FRAME AND SUSPENSION
With an aluminium frame, constructed in their own factory, Orange are in as good a position as anyone when it comes to integrating a drive system and battery into an e-bike. It’s never going to be easy though. With these power assisted bikes coming under attack from many riders, the compromised looks (as well as increased bulk and weight) of many brands’ offerings is one of the reasons many folk are deterred from looking any further. These are areas that are now improving rapidly as we head into the 2018 model year.
Orange have opted for the Shimano E-8000 Steps system for power on the E.P.O. They believe, after much testing, that it has the fewest compromises and gives the right control that they’re looking for. So where have they pitched this bike? What model does it mirror from the 2017/18 Orange range?
The blueprint for this bike is the much-loved Orange Alpine 6 – a bike that has evolved over many years. If you’re designing and building an e-bike, with the added weight that comes with it, then a tried and tested frame design is a reassuring place to start. Orange know this category very well; the Patriot, short-lived Blood and Alpine 160 models have all proven solid performers in year round UK conditions.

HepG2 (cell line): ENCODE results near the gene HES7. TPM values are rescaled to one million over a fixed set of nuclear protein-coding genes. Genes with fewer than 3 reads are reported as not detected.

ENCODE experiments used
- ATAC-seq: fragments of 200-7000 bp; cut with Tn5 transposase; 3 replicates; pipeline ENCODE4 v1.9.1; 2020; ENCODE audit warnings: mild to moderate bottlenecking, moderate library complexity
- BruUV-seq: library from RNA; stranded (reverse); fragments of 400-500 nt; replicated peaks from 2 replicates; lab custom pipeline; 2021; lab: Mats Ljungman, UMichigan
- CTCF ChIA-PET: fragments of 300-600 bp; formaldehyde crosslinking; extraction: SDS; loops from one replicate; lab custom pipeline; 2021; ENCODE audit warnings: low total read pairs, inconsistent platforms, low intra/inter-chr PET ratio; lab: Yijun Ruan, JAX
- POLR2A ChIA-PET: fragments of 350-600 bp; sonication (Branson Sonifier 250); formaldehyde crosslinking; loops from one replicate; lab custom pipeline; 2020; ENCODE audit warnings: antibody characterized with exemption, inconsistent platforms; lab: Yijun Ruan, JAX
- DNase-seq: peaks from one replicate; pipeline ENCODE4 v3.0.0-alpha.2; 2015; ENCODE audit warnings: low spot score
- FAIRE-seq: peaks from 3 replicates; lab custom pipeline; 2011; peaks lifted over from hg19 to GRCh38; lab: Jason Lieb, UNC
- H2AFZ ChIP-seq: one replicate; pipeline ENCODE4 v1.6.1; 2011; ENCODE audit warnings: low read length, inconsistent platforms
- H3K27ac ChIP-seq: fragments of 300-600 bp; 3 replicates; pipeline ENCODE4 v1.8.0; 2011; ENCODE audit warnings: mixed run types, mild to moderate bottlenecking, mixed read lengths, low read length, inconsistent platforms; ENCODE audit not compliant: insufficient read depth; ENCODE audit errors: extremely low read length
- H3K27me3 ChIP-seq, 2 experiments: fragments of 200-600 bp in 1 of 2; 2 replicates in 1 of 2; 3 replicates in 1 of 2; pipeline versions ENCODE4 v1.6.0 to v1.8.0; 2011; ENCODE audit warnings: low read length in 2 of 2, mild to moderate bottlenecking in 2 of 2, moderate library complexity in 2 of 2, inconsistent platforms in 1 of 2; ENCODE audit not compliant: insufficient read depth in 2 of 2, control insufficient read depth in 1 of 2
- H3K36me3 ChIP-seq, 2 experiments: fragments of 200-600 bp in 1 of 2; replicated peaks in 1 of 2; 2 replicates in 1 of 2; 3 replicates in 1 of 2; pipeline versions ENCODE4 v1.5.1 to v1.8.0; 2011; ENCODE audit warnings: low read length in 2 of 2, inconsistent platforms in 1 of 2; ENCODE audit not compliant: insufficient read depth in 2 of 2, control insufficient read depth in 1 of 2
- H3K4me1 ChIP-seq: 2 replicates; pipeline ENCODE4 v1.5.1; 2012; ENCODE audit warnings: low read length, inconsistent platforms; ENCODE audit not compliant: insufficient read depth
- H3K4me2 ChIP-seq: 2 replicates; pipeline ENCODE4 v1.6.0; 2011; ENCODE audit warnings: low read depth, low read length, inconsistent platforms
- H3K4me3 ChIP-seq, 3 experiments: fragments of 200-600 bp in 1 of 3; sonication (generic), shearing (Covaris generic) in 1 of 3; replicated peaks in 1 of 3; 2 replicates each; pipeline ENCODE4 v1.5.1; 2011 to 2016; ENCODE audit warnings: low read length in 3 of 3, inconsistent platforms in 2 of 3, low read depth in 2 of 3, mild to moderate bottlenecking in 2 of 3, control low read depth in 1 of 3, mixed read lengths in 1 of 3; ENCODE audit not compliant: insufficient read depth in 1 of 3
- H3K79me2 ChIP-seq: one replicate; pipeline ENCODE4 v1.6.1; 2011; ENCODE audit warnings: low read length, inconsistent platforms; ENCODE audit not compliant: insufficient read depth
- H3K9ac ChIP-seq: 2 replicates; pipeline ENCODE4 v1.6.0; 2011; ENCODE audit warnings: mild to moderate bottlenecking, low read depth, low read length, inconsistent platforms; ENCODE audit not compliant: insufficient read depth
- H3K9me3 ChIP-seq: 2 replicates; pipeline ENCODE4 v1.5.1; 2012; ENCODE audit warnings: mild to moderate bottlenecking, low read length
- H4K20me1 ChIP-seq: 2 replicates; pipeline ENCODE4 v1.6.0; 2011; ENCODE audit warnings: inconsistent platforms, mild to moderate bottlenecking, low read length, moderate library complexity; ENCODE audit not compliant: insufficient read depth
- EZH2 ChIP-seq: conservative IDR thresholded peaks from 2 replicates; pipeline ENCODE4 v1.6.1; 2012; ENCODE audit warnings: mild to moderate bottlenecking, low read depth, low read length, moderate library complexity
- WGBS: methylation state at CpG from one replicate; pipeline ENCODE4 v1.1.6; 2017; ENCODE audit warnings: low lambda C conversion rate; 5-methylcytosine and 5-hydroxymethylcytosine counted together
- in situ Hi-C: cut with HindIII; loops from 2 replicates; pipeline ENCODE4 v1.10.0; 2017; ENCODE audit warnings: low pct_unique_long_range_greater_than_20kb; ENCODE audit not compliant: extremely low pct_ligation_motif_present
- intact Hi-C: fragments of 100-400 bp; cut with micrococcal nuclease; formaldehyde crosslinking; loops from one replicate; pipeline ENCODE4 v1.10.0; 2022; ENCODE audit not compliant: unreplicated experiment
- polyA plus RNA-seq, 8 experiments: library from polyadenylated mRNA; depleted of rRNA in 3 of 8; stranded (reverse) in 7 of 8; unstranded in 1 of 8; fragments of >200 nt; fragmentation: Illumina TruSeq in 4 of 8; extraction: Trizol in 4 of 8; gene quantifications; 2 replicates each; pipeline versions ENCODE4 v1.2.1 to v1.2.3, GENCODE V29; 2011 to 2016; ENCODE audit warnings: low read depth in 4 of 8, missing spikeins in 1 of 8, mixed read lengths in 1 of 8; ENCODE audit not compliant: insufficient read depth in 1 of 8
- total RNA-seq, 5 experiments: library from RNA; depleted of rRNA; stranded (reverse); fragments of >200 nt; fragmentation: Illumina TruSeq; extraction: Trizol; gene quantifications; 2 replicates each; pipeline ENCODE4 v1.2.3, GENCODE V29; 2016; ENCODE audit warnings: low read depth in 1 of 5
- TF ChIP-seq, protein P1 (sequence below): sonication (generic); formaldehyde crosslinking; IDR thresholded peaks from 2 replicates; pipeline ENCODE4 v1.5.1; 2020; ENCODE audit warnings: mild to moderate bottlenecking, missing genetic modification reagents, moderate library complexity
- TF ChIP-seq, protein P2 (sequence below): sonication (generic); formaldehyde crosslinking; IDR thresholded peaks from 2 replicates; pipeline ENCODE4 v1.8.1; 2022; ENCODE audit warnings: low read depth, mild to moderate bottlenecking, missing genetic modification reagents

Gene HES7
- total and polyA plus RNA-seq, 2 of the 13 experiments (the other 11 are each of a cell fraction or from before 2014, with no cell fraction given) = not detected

With the Alpine 6 sizing and geometry as starting points, Orange’s choice of the Shimano Steps drivetrain means a standard size single chainring up front – definitely a plus point in muddy conditions compared to the tiny cogs on some systems. The drive unit sits forward of the cranks and the battery is encased in a wider down tube. It’s bulky, as this technology currently stands, but we are now seeing more integration when it comes to batteries. Move up from the crank area and we see a standard looking Alpine 6 frame – a single pivot suspension design with a low stand-over height and plenty of mud clearance for chunky rubber.
When it comes to wheel sizing, we have a preference for ‘Plus’ size 2.8/3.0 tyres (with a tough casing ideally) on 35-40mm 27.5″ rims, as seen on both the Trek Powerfly LT and the Specialized Turbo Levo bikes. Orange however, have stuck with standard 27.5″ wheels, and with Boost hub spacing can run the new generation 2.5/2.6″ rubber. It looks like we’ll be seeing more of this tyre size from many brands over the next year.
Here are Orange’s words on their thinking:
‘We looked at the options available, and soon realised the Shimano E-8000 pedal assist drive unit has a lot going for it. So working with Shimano, we’ve based our designs around that. We want a bike with a decent amount of suspension travel, that’s versatile and proven, so we started with the proven Alpine 6 for our geometry. We know the bike rides really well, so we have some data points we trust’